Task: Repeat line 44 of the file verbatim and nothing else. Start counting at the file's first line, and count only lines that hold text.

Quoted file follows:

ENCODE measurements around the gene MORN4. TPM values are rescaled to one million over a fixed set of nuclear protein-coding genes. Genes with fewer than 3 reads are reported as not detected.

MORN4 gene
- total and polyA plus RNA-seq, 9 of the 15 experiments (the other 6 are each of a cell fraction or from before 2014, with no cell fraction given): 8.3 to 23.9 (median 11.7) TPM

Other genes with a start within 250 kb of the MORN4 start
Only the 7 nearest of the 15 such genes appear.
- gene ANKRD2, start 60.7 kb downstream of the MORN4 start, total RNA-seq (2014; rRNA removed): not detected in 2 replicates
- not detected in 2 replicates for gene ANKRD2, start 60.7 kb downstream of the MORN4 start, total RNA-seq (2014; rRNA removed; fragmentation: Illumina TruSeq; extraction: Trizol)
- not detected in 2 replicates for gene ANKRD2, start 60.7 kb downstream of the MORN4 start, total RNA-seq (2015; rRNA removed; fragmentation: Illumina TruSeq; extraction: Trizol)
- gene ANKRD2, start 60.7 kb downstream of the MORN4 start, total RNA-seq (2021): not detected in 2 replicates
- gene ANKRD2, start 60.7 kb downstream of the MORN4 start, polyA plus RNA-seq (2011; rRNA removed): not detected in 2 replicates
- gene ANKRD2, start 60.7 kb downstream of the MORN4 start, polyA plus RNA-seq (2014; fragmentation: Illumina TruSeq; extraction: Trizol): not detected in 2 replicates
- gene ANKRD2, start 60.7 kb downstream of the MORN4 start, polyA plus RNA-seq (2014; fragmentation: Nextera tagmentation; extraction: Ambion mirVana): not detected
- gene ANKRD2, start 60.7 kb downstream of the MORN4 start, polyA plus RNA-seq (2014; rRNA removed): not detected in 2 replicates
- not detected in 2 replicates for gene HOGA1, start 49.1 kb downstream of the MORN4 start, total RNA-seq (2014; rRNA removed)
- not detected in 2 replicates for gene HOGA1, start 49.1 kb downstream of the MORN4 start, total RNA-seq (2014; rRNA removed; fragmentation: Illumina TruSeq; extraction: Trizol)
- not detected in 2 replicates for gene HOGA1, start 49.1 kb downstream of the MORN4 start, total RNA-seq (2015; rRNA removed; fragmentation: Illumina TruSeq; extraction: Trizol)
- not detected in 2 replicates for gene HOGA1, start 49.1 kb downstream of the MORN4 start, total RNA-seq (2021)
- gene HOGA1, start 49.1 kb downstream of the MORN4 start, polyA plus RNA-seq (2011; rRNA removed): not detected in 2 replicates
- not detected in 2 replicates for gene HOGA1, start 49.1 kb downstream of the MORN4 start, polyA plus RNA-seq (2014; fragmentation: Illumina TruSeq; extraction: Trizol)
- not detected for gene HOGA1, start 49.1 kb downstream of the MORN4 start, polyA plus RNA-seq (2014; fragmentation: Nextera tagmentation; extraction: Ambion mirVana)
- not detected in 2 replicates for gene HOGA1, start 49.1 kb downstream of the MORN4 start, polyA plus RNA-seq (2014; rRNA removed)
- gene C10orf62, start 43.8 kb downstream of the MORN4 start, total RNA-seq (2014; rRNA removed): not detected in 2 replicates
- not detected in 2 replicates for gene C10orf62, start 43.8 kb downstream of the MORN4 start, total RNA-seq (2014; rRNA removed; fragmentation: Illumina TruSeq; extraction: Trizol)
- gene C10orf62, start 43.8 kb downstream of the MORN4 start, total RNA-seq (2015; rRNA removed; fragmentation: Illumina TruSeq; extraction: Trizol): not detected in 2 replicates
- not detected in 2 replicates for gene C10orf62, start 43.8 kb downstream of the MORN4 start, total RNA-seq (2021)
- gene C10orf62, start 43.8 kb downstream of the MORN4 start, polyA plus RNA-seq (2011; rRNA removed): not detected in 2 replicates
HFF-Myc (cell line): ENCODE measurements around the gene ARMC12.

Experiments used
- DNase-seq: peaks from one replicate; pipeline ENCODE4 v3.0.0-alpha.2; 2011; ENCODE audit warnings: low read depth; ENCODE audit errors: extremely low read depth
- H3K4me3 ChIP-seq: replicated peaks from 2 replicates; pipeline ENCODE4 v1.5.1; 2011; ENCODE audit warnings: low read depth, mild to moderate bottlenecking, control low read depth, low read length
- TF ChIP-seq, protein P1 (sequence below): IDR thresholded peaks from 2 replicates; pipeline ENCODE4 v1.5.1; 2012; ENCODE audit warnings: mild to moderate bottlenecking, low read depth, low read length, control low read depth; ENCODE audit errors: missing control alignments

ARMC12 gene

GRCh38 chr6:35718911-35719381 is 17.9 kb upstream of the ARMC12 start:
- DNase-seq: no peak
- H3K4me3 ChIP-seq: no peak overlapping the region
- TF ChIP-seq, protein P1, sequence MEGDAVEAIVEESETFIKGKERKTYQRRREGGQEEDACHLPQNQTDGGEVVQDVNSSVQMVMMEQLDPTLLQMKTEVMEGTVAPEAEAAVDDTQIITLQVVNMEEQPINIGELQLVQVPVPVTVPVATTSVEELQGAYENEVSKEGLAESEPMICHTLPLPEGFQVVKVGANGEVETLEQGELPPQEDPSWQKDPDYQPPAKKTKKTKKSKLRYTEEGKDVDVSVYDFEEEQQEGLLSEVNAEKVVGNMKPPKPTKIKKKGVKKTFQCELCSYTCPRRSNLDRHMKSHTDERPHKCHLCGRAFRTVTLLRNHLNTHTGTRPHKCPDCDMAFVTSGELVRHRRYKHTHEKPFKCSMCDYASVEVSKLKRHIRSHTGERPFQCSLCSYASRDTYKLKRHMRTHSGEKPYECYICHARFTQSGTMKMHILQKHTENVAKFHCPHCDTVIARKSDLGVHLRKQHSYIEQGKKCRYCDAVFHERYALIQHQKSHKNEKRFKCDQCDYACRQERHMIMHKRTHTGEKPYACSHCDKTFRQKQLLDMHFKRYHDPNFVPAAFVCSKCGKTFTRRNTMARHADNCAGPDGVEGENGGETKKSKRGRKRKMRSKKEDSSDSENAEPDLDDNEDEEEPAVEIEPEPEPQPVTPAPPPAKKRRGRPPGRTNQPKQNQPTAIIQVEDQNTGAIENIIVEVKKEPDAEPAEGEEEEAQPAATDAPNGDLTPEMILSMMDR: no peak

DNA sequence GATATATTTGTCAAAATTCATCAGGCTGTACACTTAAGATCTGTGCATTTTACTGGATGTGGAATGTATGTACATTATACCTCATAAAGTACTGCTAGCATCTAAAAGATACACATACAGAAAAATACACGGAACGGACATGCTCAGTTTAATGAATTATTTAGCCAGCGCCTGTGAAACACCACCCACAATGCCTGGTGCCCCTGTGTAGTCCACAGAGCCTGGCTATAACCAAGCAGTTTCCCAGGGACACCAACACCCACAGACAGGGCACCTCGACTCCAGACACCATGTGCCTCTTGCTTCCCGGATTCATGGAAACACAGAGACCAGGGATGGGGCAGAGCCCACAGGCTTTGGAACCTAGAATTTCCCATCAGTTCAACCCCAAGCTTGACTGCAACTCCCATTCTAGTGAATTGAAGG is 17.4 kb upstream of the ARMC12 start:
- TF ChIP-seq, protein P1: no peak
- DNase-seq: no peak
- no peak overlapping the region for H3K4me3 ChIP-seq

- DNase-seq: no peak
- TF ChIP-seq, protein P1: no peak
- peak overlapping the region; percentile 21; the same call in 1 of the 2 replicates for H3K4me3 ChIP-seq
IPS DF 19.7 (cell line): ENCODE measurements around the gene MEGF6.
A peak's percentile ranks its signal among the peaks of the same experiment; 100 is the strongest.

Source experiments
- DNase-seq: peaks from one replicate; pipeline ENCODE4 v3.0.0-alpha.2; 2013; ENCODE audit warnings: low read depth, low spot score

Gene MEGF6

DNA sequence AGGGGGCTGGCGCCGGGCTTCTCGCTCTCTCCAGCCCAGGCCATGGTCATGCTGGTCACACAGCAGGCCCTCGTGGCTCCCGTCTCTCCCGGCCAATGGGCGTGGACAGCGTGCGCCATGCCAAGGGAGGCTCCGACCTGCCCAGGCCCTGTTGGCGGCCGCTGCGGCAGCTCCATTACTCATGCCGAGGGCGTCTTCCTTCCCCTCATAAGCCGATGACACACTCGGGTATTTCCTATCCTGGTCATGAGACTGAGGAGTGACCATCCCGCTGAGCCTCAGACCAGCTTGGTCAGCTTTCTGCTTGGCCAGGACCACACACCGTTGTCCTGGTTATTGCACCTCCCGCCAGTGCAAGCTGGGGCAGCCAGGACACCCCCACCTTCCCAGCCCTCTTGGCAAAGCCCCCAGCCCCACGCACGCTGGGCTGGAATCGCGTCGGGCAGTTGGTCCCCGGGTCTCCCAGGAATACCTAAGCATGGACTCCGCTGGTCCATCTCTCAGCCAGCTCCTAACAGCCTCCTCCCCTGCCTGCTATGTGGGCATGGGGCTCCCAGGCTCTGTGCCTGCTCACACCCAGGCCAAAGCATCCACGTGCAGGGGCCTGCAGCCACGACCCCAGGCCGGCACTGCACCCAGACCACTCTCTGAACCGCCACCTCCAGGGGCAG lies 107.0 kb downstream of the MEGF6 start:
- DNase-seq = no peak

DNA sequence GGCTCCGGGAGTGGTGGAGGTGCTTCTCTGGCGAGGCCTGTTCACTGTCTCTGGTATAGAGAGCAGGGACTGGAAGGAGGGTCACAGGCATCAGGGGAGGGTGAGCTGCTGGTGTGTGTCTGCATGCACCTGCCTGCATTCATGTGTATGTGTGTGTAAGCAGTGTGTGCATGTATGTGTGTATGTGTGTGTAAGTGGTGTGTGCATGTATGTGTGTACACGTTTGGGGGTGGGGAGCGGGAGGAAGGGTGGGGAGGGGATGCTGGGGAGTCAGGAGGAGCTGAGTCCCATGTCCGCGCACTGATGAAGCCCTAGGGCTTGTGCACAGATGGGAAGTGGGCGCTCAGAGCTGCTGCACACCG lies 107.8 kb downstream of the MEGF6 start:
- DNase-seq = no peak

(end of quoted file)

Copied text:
IPS DF 19.7 (cell line): ENCODE measurements around the gene MEGF6.